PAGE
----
This is a great development that the BSR are investing in eLearning and are clearly committed to physiotherapists and also to axial SpA. We are really keen that as many people as possible can access the June learning and hence this slight hijack of the AStretch blog to spread the word far and wide. We will be back to usual educational, informative and evidence-based blog content next month so please do lookout for the new blog dropping Tuesday 6th of July. 


Will

Five Reasons People with Axial SpA might not do Physio Exercises and What Might Help….

February 2020: As February starts, if you are anything like me, the New Year’s resolutions that we made on the 1st of January start waning. My brand new trainers have had a few outings, but far less than I had hoped. Starting an exercise programme is hard, and keeping it going is even harder.
Physiotherapists who work with people with Axial Spondyloarthritis (axial SpA) prescribe exercises that improve spinal mobility, cardiovascular health, function and quality of life. Although evidence suggests that the exercises improve clinical outcomes, people with axial SpA don’t always manage to start their exercises, many (like me) struggle to do it as often as prescribed and some can stop all together. Here are five common reasons why people struggle to complete their exercises and some hints of where we can help……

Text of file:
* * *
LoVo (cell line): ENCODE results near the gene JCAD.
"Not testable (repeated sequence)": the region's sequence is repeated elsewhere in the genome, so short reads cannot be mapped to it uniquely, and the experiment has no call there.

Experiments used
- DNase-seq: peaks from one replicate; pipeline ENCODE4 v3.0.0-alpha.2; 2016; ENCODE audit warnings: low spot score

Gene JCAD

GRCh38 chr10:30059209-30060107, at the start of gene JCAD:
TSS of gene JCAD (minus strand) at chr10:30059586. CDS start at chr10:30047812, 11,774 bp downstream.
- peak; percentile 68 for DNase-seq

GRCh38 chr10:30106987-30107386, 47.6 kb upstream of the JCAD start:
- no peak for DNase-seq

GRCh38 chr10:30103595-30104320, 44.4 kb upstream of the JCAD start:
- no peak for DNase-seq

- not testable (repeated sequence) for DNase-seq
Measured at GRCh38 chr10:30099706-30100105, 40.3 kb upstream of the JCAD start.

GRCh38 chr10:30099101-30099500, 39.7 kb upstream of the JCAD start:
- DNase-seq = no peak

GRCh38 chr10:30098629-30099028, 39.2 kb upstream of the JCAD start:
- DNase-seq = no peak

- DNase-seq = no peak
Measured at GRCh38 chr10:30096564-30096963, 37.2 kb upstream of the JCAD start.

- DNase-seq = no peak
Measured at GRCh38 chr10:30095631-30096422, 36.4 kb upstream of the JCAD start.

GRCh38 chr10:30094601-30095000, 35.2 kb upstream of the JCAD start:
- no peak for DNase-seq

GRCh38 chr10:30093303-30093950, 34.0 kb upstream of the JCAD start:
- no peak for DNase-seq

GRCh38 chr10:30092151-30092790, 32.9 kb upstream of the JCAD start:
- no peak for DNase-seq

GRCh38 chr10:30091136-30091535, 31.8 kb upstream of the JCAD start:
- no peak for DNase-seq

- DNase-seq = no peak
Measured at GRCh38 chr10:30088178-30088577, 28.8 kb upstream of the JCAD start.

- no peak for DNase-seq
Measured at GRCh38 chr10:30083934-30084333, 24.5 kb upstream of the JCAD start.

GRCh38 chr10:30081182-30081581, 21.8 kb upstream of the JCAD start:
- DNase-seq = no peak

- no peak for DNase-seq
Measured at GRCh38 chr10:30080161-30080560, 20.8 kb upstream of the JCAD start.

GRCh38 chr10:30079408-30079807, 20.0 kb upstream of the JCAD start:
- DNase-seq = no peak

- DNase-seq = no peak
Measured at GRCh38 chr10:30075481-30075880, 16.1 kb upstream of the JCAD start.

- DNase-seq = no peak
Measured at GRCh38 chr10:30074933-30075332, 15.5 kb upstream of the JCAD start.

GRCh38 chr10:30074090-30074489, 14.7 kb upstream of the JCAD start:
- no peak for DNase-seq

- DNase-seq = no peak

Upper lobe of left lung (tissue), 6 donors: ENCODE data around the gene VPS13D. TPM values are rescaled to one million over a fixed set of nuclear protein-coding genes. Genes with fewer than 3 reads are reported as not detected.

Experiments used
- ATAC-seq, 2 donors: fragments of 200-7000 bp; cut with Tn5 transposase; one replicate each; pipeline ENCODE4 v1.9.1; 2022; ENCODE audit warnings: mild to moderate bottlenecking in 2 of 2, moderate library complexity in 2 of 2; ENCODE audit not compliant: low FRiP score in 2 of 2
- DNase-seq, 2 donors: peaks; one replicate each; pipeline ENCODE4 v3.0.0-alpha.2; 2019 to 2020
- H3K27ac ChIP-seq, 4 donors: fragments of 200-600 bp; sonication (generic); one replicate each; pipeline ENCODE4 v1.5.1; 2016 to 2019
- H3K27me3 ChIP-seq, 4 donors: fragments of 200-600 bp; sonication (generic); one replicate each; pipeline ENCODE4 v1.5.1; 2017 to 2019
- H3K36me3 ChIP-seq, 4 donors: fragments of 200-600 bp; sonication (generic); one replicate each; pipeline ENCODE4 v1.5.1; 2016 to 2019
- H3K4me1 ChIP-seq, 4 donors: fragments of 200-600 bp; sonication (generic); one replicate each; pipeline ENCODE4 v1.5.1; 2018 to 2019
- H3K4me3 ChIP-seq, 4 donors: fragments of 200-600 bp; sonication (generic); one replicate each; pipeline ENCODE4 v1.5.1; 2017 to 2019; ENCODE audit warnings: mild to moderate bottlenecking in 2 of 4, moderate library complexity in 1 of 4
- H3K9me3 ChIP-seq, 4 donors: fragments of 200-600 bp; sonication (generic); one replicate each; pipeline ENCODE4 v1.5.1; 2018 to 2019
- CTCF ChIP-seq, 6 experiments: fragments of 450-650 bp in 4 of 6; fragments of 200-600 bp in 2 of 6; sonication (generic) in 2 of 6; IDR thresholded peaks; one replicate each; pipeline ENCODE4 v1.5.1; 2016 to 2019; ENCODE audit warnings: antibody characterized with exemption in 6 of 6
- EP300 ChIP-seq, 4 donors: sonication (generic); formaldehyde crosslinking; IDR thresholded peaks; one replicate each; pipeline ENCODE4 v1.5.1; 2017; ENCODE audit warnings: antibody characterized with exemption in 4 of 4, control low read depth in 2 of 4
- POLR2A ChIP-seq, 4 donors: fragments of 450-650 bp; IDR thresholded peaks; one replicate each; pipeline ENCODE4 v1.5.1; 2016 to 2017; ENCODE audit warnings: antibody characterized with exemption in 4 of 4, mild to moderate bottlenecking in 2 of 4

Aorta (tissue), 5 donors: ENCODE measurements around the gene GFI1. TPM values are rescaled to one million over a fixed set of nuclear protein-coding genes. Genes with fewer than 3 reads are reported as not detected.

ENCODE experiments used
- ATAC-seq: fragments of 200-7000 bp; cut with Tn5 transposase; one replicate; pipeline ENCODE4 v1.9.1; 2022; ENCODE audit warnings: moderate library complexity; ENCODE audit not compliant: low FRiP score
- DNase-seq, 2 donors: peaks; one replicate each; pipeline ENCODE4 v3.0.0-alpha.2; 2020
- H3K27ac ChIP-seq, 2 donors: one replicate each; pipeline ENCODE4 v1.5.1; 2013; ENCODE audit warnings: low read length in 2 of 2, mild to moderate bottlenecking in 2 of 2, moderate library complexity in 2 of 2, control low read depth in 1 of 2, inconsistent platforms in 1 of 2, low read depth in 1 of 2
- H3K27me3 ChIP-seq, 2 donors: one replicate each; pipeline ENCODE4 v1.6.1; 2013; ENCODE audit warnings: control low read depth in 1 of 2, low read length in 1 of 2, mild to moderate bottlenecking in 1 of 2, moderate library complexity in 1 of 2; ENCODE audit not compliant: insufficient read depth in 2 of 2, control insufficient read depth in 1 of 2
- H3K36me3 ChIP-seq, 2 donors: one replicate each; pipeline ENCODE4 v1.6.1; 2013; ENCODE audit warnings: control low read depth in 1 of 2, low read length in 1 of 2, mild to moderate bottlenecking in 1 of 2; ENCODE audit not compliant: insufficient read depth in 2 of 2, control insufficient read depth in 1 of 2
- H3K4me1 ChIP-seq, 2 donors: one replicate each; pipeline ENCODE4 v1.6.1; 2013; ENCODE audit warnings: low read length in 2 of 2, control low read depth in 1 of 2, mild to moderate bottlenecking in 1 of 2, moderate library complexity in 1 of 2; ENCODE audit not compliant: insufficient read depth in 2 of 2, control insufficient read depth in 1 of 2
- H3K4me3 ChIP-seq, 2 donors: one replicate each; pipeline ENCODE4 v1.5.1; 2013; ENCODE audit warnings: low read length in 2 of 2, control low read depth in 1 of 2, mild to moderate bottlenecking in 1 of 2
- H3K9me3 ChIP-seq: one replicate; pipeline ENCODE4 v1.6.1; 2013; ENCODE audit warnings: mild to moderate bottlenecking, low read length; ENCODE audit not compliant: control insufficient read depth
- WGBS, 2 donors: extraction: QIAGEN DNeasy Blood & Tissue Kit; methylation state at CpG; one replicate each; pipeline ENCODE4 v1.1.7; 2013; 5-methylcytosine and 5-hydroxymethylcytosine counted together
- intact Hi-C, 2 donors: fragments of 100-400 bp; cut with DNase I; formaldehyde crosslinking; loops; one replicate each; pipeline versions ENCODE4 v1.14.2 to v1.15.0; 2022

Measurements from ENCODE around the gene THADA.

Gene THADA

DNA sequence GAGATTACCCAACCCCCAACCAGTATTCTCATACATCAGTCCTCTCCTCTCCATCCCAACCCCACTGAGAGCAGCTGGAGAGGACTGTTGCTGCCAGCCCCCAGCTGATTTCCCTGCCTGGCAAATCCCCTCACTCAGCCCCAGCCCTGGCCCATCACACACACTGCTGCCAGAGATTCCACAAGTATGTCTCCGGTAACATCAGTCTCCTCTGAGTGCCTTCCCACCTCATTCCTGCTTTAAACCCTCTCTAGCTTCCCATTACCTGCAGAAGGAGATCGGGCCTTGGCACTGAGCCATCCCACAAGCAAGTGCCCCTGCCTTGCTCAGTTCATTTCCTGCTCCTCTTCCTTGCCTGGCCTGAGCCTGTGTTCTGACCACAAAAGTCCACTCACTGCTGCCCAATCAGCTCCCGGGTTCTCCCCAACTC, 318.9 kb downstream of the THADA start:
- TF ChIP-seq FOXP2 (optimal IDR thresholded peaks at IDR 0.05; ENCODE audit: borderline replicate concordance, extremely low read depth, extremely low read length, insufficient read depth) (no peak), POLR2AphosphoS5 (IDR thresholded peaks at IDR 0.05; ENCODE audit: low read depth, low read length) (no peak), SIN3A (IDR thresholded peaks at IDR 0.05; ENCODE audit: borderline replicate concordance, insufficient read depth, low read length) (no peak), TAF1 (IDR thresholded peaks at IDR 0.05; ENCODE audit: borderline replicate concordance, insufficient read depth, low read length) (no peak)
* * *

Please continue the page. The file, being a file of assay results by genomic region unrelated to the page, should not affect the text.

1. Time.

Sounds simple. Time is the most commonly reported barrier to exercising. Time pressures come from work, family obligations and study; with these often prioritised before time for exercise. It has been suggested that lack of time actually represents lack of motivation, but a recent study found that those who report lack of time as a barrier to exercise actually had less free time than those who didn’t report lack of time as a barrier. What might help? Try including a support network, such as family, into the exercise programme and incorporate exercises into the working day.

2. Concurrent medical problems.

People with axial SpA often have other health problems, such as mental health problems, hypertension and osteoporosis. Following multiple medical regimes can overload people. What might help? Tailoring exercises regimes to the individual, keeping them simple, enjoyable and varied. Again, include any support networks such as family, friends, work colleagues or health care professionals.

3. Symptoms.